NCAA Football: Delaware at Pittsburgh

Paul Chryst, the Pitt offensive days

As the news settles in that Paul Chryst is returning to Madison, Wis. it’s time to also familiarize ourselves with who Chryst is. Sure, you may think you remember him or know what he’s all about but even we were surprised by some of the things we’ve found.

We’ve been looking back at Paul Chryst’s days at Wisconsin, his potential defensive situation and it is only right we come full circle by looking at how things have gone at Pitt. You know, since he’s the one calling the plays on gameday and all.

Let’s take a look at the overall numbers for the Panthers since he took over in 2012.

Year Scoring Off. Rushing Off. Passing Off. Total Off.
2012 26.6 (4th/76th) 133.1 (5th/94th) 257.0 (3rd/46th) 390.1 (4th/71st)
2013 26.3 (8th/79th) 125.7 (12th/103rd) 236.5 (8th/61st) 362.2 (12th/98th)
2014 31.7 (6th/50th) 251.3 (3rd/16th) 182.9 (11th/105th) 434.3 (3rd/45th)

While the numbers may not overwhelm in the first two seasons, one needs to only remember what was happening at Pitt. Chryst was faced with a roster full of Todd Graham spread attack players, and that meant a long transition through the roster to get his style and his player in the system.

In 2012, Chryst took a senior quarterback named Tino Sunseri and worked some magic. Sunseri finished with a career-high 3,288 yards and 21 touchdowns, while throwing for just three interceptions and completed 65.1 percent of his passes.

The Panthers also had a 1,000-yard back in senior Ray Graham, who also averaged 4.7 yards per carry and 11 touchdowns.

2013 was all about transition, with a new quarterback and a new running back in the fold. Despite that, Chryst took senior Tom Savage and had him throw for over 2,900 yards and 21 touchdowns to just nine interceptions. Savage completed 61.2 percent of his passes, and we got a glimpse of a future start at wide receiver in Tyler Boyd.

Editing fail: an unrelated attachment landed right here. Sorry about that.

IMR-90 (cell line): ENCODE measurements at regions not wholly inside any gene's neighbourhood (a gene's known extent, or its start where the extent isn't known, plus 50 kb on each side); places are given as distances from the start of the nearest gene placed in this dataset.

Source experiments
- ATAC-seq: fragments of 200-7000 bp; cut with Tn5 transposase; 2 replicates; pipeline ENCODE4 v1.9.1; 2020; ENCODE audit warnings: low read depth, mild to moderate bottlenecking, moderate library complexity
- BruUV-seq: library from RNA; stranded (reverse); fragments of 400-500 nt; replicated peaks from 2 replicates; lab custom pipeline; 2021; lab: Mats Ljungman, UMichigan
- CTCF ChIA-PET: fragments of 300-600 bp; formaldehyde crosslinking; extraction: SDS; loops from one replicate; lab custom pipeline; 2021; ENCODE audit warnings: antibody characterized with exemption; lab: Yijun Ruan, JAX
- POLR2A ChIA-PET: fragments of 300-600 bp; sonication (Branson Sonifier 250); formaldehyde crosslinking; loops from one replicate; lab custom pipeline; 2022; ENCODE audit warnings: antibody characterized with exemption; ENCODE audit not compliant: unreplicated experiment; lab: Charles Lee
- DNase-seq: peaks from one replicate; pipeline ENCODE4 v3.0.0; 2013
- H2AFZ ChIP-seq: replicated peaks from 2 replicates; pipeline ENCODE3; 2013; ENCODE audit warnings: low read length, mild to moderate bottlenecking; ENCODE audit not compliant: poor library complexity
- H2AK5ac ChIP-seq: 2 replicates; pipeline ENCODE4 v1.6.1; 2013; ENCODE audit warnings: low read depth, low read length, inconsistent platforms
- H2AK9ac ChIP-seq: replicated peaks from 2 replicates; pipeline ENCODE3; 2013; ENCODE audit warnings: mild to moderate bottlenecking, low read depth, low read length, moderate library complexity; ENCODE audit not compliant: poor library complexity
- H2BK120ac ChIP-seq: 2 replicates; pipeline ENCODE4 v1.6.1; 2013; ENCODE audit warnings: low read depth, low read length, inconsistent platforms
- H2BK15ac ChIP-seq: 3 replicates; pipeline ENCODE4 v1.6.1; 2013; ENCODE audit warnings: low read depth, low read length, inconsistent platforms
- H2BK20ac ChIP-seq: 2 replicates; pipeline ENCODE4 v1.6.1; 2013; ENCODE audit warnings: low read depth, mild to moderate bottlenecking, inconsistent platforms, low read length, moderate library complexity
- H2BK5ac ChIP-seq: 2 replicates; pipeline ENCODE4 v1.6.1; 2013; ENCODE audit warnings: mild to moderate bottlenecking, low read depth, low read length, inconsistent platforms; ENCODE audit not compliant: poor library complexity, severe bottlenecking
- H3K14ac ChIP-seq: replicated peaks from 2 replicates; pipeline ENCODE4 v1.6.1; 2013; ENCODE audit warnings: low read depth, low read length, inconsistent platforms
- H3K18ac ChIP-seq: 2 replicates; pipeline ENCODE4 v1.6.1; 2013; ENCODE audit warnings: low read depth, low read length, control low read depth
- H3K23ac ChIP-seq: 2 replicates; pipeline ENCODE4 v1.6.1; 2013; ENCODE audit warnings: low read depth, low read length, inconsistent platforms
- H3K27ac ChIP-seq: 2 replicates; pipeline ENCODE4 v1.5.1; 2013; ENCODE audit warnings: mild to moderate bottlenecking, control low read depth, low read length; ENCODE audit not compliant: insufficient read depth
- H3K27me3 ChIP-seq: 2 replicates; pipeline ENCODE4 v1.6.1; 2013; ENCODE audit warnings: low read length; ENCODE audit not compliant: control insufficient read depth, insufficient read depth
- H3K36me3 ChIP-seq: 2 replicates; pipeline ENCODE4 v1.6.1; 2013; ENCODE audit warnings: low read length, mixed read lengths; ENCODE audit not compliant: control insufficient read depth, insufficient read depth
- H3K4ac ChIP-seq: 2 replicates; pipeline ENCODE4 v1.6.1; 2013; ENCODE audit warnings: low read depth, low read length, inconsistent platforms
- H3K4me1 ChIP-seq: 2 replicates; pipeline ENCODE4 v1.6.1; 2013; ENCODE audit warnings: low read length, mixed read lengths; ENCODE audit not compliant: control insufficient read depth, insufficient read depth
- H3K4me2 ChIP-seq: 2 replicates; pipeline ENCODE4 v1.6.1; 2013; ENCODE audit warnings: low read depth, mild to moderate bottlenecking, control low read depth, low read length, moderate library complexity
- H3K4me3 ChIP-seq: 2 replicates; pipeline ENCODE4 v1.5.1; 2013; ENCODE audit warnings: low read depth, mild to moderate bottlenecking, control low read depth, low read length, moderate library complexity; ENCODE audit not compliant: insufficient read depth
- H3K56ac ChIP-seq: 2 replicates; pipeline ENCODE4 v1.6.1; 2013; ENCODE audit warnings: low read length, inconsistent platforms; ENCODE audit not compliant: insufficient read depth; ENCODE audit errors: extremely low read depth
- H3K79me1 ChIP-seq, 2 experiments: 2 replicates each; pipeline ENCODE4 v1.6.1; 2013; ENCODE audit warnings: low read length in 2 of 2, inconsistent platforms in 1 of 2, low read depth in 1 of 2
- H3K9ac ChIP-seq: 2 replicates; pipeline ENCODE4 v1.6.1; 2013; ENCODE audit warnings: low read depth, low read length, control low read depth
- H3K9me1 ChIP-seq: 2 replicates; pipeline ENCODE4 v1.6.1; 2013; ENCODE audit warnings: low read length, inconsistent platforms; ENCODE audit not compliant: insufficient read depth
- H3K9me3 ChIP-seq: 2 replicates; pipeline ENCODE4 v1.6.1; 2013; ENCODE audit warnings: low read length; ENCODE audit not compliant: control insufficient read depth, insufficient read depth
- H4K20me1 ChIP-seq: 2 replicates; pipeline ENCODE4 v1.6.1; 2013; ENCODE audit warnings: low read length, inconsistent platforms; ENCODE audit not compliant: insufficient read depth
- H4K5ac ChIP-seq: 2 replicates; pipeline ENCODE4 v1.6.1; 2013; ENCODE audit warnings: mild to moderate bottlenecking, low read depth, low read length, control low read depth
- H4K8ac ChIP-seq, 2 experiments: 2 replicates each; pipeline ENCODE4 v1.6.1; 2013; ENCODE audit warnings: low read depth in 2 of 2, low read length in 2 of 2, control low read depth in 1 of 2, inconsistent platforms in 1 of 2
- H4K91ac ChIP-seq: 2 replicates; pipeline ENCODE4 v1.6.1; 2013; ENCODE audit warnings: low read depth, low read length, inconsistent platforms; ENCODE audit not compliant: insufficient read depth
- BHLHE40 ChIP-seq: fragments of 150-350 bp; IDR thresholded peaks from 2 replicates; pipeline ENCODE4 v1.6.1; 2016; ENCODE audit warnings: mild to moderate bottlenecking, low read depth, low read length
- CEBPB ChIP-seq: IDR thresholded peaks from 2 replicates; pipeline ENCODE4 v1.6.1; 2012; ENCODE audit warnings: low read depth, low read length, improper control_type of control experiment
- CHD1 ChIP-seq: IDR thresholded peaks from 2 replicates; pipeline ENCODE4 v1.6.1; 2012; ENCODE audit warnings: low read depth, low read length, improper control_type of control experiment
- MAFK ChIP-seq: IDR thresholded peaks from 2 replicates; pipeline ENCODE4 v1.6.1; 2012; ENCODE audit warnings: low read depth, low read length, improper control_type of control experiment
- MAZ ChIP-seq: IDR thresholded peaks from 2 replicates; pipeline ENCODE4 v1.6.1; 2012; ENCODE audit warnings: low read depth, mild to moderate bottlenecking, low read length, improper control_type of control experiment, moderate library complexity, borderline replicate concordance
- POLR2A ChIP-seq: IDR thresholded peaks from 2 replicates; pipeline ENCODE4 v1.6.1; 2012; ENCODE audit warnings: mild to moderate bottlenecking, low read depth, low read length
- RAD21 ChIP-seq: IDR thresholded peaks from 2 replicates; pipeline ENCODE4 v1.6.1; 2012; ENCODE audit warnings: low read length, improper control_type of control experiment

Boyd would finish his first year with 85 receptions and 1,174 yards to go along with seven touchdowns. He would further that star power this season, as he’s got 69 receptions for 1,149 yards and eight touchdowns as a sophomore.

The one area that Pitt struggled to get star power going at in 2013 was at running back, where a near 50-50 split happened between freshman James Connor and junior Isaac Bennett. The duo combined for just over 1,400 yards and 15 touchdowns, so it wasn’t all bad.

However, the Panthers would find the answer in the offseason, and this year James Connor became a viable running back on his own. He rushed for 1,675 yards to lead the ACC in total yards and per game average.

What does it all mean?

Considering all the crazy roster transition and need to get players of his own in the system, it shows that Chryst is a great evaluator of talent and mastering the ability to get the most out of what is front of him.

Having two of three seasons with 1,000-yard running backs to go along with all three quarterbacks over 2,000 yards (with a different quarterback starting every year) should also tell you a lot.

Then factor in the move from the Big East to the ACC, and not seeing any drop off in production and you have to be impressed with what he was doing given the talent available to him at the time.

There’s also the ability to recruit some very talented players like James Connor at running back and Tyler Boyd at wide receiver. It just proves Chryst and his staff have what it takes to find the right players no matter where they are coaching.

Wisconsin could sure use a Tyler Boyd-like player at wide receiver, that’s for sure.

So, while the raw numbers may not compare to what was happening at Wisconsin when Chryst left, they also prove he can do some good things without the name of Wisconsin to rely on.

Put Chryst back together with the players on the Badgers roster and the bigger recruiting footprint and name that comes with coaching at UW and Chryst’s offenses will be more than just fine in the coming years.

Andrew Coppens

About Andrew Coppens

Andy is a member of the Football Writers Association of America (FWAA). He is the Managing Editor of MadTownBadger and associate editor of Bloguin's World Cup site, as well as Publisher of Big Ten site